I know of a case where parents happily gave away their girl to the family of a boy with H1/F1 despite the fact that the families met for the first time just a week prior. What happened to the usual insistence on families getting to know each other because “marriage is between two families?” So it seems that rules are easily shaken by a whiff of a green card or buck.

That makes me wonder about matchmaking in the United States.

Dating in the west is an elaborate system with its own rules and protocols. There are many dos and don’ts, how tos, and columns offered by “experts” that guide the naïve through a veritable “jungle.” Expert advice ranges from “what to wear on a first date” and “how to converse to making a lasting impact” and “the right amount of eye contact during the date” to “who should pay.”

Just like the way a well-meaning aunt advises the young girl on how best to roast a papad without a single blemish, the dating expert advises on colors, necklines, and styles to wear on dates.

The barrage of protocols follows through the afterlife of the first date. If you call too soon, you are desperate, and if you take your time the other person has moved on. In essence, we conform to many preexisting norms in order to be successful.

The process of evaluating a dating prospect is similar to the checklist analysis of arranged marriages, except that there is no support system of parents and aunts to help do the homework.

In the case of arranged marriages, there is at least a clear verdict on the success of the match, transmitted through the friendly neighborhood aunt. Daters, on the other hand, simply have to keep looking at their phones obsessively for that “Gr8 fun. Wanna hang out L8R?” text to arrive.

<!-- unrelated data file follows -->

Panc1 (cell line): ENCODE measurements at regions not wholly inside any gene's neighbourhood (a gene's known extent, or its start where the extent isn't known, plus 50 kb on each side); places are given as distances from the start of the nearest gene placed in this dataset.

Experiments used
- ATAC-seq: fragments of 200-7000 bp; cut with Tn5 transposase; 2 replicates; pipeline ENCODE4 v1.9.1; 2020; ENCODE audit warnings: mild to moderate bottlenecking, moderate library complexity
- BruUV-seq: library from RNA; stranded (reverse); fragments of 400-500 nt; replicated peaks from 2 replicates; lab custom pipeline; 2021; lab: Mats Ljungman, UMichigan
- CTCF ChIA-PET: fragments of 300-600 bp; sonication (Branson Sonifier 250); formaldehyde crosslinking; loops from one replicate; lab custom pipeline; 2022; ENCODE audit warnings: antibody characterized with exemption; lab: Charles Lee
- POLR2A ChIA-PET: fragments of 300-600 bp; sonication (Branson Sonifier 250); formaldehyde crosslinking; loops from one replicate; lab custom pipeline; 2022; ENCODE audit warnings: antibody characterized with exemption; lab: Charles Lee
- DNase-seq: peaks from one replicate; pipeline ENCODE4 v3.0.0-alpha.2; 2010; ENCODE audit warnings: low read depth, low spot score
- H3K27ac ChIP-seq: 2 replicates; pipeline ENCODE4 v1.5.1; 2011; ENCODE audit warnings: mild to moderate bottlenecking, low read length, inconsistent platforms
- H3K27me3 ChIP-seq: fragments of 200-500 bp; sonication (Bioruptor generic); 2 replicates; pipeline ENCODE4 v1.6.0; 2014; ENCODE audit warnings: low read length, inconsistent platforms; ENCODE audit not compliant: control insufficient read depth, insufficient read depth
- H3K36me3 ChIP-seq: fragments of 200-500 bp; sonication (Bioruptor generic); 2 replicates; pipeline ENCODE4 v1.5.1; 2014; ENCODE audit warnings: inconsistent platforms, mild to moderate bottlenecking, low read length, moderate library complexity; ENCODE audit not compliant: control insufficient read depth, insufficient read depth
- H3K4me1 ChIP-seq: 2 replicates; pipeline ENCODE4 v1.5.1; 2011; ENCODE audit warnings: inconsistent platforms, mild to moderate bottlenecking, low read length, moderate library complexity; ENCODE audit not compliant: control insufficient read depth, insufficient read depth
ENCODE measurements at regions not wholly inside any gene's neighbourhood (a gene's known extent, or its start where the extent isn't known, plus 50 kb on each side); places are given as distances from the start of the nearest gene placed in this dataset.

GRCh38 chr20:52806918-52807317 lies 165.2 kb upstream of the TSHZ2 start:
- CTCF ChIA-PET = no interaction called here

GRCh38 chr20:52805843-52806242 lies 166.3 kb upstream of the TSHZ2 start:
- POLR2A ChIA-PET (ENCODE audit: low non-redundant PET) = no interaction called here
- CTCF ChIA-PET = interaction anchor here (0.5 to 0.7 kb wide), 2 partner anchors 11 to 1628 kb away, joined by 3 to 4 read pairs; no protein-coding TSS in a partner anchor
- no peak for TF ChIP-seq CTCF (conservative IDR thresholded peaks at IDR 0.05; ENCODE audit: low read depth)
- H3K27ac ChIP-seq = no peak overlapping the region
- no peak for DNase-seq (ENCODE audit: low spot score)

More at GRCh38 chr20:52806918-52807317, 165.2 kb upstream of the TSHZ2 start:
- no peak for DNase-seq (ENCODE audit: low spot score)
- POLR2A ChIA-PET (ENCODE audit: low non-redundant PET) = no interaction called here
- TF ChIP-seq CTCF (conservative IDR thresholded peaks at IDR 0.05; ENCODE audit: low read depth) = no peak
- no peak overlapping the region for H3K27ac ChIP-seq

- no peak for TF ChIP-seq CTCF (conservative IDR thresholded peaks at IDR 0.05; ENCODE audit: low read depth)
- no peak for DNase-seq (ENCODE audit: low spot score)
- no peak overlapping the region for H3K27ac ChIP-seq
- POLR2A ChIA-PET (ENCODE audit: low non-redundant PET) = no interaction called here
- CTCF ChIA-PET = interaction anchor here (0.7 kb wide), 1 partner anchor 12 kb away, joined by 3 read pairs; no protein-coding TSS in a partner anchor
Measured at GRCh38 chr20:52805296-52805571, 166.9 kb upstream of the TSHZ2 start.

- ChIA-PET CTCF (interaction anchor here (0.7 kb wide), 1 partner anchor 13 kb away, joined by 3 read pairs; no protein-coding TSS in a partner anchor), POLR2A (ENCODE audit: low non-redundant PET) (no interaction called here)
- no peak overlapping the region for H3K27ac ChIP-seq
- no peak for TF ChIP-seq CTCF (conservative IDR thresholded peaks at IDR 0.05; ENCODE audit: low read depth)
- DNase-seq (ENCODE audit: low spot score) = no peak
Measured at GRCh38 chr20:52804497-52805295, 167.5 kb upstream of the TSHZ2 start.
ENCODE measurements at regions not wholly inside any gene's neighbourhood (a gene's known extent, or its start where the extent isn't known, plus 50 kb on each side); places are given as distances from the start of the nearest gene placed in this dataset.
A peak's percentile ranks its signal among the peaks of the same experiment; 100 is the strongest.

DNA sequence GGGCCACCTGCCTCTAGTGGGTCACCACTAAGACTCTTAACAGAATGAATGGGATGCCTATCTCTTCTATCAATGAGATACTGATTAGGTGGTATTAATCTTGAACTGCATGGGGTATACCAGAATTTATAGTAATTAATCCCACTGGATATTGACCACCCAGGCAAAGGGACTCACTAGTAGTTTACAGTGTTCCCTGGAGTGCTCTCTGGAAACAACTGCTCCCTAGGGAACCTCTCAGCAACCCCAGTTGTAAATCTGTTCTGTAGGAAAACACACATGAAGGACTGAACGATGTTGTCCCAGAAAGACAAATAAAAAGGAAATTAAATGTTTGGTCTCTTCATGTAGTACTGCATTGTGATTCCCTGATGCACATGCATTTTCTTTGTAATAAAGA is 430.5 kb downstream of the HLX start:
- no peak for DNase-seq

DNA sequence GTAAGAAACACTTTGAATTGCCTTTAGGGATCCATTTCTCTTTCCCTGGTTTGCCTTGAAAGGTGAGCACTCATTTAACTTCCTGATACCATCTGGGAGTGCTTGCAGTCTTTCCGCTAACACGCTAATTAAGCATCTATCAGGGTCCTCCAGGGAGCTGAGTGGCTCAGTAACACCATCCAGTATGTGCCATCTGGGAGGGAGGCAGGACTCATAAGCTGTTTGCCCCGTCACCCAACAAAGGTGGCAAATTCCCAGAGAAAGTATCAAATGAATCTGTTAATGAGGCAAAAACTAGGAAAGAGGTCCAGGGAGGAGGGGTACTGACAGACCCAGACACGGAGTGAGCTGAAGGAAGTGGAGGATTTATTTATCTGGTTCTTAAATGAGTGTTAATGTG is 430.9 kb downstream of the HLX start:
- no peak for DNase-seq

Then there is the virtual world of matchmaking through the likes of Match.com, eHarmony.com, Zoosk.com or OkCupid.com, Dil Mil and more.

Among these services, eHarmony.com is responsible for a whopping one million marriages and an additional million long term relationships within just 15 years of its existence. The company claims that the divorce rates amongst its users (customers) is very low compared to the average. A meager 3.8%—roughly a tenth of the normal divorce rate in America, which ranges between 30% to 50%. While the success of a marriage in any society should not be measured by the divorce rate, yet  it offers a significant insight on what works and what doesn’t when it comes to long term relationships.

So how does eHarmony do it? They have an exhaustive questionnaire with up to two to three hundred questions, based on psychological and clinical research and data, that the user needs to fill out. Based on information provided by the user, it’s complex algorithm matches users based on the compatibility factor rather than what the user thinks she or he prefers. Sounds awfully familiar doesn’t it?

That lengthy questionnaire in essence is merely a weeding out list.

I’ve learned that whether one gets to know one’s partner through a friend or complex lines of code, it still is only a starting point.

How long and how strong you run that marathon is still going to be up to you. The key is to remain true to yourself.

I intend to give that advice to my elementary school going children a few decades from now so when someone asks them, “Is yours a love or a digitally initiated empirically aided algorithmic compatibility matched marriage?” they won’t be annoyed.

Shachi Patel is an engineer by training and a program manager by profession. A lifelong volunteer, she was one of the original voices on Bay Area’s first South Asian radio station. She explores the outdoors with her family and writes from her abode in Silicon Valley.

First published in April 2016.